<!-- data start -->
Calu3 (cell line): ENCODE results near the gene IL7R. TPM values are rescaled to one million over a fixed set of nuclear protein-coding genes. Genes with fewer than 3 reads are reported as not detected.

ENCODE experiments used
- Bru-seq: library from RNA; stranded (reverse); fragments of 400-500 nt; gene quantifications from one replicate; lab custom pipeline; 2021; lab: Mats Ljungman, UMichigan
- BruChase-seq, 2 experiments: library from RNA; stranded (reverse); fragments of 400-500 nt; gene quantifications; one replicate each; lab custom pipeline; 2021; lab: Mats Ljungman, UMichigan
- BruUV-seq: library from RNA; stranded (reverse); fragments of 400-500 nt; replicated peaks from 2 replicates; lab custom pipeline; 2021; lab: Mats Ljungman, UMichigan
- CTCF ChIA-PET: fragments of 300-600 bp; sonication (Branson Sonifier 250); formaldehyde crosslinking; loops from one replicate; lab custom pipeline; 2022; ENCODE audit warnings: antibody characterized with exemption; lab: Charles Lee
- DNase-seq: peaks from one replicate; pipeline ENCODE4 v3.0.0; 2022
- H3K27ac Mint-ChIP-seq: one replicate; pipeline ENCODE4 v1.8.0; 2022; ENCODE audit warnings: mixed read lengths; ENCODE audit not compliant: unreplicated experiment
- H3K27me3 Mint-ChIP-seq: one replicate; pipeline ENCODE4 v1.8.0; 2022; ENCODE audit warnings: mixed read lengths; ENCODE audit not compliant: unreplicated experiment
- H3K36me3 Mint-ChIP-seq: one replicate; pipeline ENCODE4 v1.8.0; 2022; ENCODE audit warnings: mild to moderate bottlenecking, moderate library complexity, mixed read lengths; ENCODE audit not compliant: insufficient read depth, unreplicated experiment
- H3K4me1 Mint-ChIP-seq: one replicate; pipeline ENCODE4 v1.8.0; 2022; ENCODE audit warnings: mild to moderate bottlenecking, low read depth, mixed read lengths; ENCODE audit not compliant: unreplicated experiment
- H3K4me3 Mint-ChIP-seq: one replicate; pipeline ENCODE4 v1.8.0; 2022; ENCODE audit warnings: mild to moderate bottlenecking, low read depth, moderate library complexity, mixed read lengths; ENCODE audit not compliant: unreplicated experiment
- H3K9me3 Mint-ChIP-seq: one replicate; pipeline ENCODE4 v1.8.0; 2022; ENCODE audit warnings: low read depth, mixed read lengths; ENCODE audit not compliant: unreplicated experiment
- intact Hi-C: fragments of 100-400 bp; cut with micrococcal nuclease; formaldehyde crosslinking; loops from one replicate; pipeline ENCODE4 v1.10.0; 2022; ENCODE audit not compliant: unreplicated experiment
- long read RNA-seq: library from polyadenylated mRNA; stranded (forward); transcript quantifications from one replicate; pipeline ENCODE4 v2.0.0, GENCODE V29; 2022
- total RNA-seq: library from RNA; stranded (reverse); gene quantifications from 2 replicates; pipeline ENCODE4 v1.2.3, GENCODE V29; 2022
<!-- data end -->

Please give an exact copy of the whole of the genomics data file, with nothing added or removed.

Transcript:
Calu3 (cell line): ENCODE results near the gene IL7R. TPM values are rescaled to one million over a fixed set of nuclear protein-coding genes. Genes with fewer than 3 reads are reported as not detected.

ENCODE experiments used
- Bru-seq: library from RNA; stranded (reverse); fragments of 400-500 nt; gene quantifications from one replicate; lab custom pipeline; 2021; lab: Mats Ljungman, UMichigan
- BruChase-seq, 2 experiments: library from RNA; stranded (reverse); fragments of 400-500 nt; gene quantifications; one replicate each; lab custom pipeline; 2021; lab: Mats Ljungman, UMichigan
- BruUV-seq: library from RNA; stranded (reverse); fragments of 400-500 nt; replicated peaks from 2 replicates; lab custom pipeline; 2021; lab: Mats Ljungman, UMichigan
- CTCF ChIA-PET: fragments of 300-600 bp; sonication (Branson Sonifier 250); formaldehyde crosslinking; loops from one replicate; lab custom pipeline; 2022; ENCODE audit warnings: antibody characterized with exemption; lab: Charles Lee
- DNase-seq: peaks from one replicate; pipeline ENCODE4 v3.0.0; 2022
- H3K27ac Mint-ChIP-seq: one replicate; pipeline ENCODE4 v1.8.0; 2022; ENCODE audit warnings: mixed read lengths; ENCODE audit not compliant: unreplicated experiment
- H3K27me3 Mint-ChIP-seq: one replicate; pipeline ENCODE4 v1.8.0; 2022; ENCODE audit warnings: mixed read lengths; ENCODE audit not compliant: unreplicated experiment
- H3K36me3 Mint-ChIP-seq: one replicate; pipeline ENCODE4 v1.8.0; 2022; ENCODE audit warnings: mild to moderate bottlenecking, moderate library complexity, mixed read lengths; ENCODE audit not compliant: insufficient read depth, unreplicated experiment
- H3K4me1 Mint-ChIP-seq: one replicate; pipeline ENCODE4 v1.8.0; 2022; ENCODE audit warnings: mild to moderate bottlenecking, low read depth, mixed read lengths; ENCODE audit not compliant: unreplicated experiment
- H3K4me3 Mint-ChIP-seq: one replicate; pipeline ENCODE4 v1.8.0; 2022; ENCODE audit warnings: mild to moderate bottlenecking, low read depth, moderate library complexity, mixed read lengths; ENCODE audit not compliant: unreplicated experiment
- H3K9me3 Mint-ChIP-seq: one replicate; pipeline ENCODE4 v1.8.0; 2022; ENCODE audit warnings: low read depth, mixed read lengths; ENCODE audit not compliant: unreplicated experiment
- intact Hi-C: fragments of 100-400 bp; cut with micrococcal nuclease; formaldehyde crosslinking; loops from one replicate; pipeline ENCODE4 v1.10.0; 2022; ENCODE audit not compliant: unreplicated experiment
- long read RNA-seq: library from polyadenylated mRNA; stranded (forward); transcript quantifications from one replicate; pipeline ENCODE4 v2.0.0, GENCODE V29; 2022
- total RNA-seq: library from RNA; stranded (reverse); gene quantifications from 2 replicates; pipeline ENCODE4 v1.2.3, GENCODE V29; 2022